Your Hair’s Health
The health of your hair will be the number one determining factor in what type of platinum blonde color application you should do. This is because platinum blonde is a damaging color to do in itself, and you don’t want to take your hair to its breaking point. There are a few different ways that you can check the health of your hair, and they are as follows:
- Slide test: Hold one strand of hair and clasp it with your pointy finger and thumb. Run your fingers up and down the strand to feel the cuticle of your hair. If it feels rigid, it has some damage; if it is smooth, it is healthy.
- Elasticity test: If your hair is healthy, it will stretch out when it is wet and sping back to its original shape on its own. You can test this by grabbing one strand of hair and wetting it with a squirt bottle. Stretch out the strand by pulling on each end of it; if it springs back when you let go, it is healthy. If it stays stretched out, it is not healthy.
- Dry Test: Healthy hair should dry pretty quickly, but this does differ depending on how much hair you have and its texture. Damaged hair will typically take all day to dry on its own, whereas healthy hair should dry in a couple of hours, more or less.
The color that your hair is before going platinum blonde will determine what developer you should use with your bleach or if you can use a high lift color instead of bleach. People who start with darker hair will need to use a higher-level developer with their bleach and may even need to do a platinum card to get to a platinum blonde color. People with naturally blonde hair can use high-lift colors instead of bleach to get to a platinum blonde.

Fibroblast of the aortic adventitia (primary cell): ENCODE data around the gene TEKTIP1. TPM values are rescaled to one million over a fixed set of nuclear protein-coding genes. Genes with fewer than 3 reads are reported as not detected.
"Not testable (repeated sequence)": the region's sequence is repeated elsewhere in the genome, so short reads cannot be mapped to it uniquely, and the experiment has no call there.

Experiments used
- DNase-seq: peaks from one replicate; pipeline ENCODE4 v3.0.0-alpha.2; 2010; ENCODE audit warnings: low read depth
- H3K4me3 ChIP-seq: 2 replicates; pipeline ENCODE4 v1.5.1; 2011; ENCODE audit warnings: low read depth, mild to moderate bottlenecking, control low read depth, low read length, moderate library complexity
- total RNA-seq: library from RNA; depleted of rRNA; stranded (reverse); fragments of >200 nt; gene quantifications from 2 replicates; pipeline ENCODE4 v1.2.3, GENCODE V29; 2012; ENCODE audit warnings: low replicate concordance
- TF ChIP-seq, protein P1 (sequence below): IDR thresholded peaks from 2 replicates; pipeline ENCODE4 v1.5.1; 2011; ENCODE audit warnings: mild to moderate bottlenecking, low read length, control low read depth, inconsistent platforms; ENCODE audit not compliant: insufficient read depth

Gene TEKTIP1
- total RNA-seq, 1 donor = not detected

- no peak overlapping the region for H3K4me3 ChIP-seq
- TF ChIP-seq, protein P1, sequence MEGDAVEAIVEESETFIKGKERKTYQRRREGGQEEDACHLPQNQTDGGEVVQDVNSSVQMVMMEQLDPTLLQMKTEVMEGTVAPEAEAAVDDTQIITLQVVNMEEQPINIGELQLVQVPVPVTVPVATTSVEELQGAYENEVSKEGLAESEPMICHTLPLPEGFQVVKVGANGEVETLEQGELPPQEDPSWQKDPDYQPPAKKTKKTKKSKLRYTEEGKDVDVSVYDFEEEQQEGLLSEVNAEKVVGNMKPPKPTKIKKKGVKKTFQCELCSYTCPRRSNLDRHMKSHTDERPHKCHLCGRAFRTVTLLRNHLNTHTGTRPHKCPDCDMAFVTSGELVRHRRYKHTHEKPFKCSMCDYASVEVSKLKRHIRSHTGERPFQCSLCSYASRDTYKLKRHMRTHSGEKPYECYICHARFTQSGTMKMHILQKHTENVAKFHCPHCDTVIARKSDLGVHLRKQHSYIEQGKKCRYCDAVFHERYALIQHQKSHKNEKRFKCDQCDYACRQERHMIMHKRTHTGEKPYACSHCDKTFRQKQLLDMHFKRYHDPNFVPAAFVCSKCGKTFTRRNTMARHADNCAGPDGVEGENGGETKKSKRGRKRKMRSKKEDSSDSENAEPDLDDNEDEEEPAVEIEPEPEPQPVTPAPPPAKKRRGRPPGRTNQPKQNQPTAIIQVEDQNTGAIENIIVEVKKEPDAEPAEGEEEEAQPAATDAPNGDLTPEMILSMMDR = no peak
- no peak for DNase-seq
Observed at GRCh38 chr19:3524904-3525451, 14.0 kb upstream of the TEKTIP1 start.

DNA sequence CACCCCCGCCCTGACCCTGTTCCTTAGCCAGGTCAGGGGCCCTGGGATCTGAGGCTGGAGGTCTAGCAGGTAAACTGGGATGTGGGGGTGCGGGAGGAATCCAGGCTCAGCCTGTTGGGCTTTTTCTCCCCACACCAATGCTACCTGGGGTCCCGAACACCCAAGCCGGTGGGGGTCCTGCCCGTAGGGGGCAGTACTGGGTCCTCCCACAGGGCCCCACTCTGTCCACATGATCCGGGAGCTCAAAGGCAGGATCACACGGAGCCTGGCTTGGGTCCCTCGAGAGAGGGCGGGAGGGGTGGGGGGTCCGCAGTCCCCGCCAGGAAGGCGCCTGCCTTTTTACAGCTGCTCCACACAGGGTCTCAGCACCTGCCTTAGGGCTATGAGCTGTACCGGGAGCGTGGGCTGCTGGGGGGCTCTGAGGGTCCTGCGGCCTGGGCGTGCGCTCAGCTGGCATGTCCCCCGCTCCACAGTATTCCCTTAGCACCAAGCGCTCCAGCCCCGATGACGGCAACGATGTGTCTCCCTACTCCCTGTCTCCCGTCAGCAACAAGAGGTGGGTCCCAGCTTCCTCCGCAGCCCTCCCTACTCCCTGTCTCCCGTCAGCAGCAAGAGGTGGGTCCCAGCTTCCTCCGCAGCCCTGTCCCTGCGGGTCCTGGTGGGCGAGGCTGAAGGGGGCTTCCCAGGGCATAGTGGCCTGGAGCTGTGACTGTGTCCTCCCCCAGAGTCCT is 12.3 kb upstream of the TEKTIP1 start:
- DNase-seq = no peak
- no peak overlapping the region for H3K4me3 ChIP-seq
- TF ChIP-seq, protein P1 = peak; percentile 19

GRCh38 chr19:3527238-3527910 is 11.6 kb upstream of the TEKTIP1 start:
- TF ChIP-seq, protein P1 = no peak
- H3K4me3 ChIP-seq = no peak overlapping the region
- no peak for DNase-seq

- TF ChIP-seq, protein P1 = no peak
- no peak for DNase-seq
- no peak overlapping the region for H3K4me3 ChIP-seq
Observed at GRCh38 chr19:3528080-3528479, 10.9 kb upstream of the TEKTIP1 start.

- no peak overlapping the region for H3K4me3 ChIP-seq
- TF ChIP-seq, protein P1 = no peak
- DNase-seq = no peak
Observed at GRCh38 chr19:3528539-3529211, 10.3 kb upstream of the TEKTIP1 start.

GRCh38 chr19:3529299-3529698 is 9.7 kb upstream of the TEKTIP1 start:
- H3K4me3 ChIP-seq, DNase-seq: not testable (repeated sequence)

The developer is the ingredient in the bleaching process that will determine how much your hair color will lift. It would be best to consider your starting hair color level when deciding on a developer to use. Platinum is level eleven, so you need your developer to get you there. Below are the levels of lift that you could see with each developer and bleach. Remember that the higher the developer is, the more damaging the color will also be, so consider your hair’s health here.
- 10 volume: this is the least damaging developer to use with bleach and the slowest lifting. You can expect two to three levels of lift with a ten-volume developer in 30 to 45 minutes.
- 20 volume: I use this developer for most bleaching services because it has a good amount of lifting power but causes minimal damage. I typically get three to four levels of lift with twenty-volume if left on for 30 to 45 minutes.
- 30 volume: I like to use this developer on those with darker hair that is relatively healthy. It’s not too damaging but may cause a bit of dryness. I usually see five to six levels of lift with this developer in 30 to 45 minutes.
- 40 volume: I rarely ever use 40-volume developer because it is the most damaging that you can use. The only time I use it is if someone wants to go from nearly black to platinum, and even then, their hair has to be highly healthy to start with.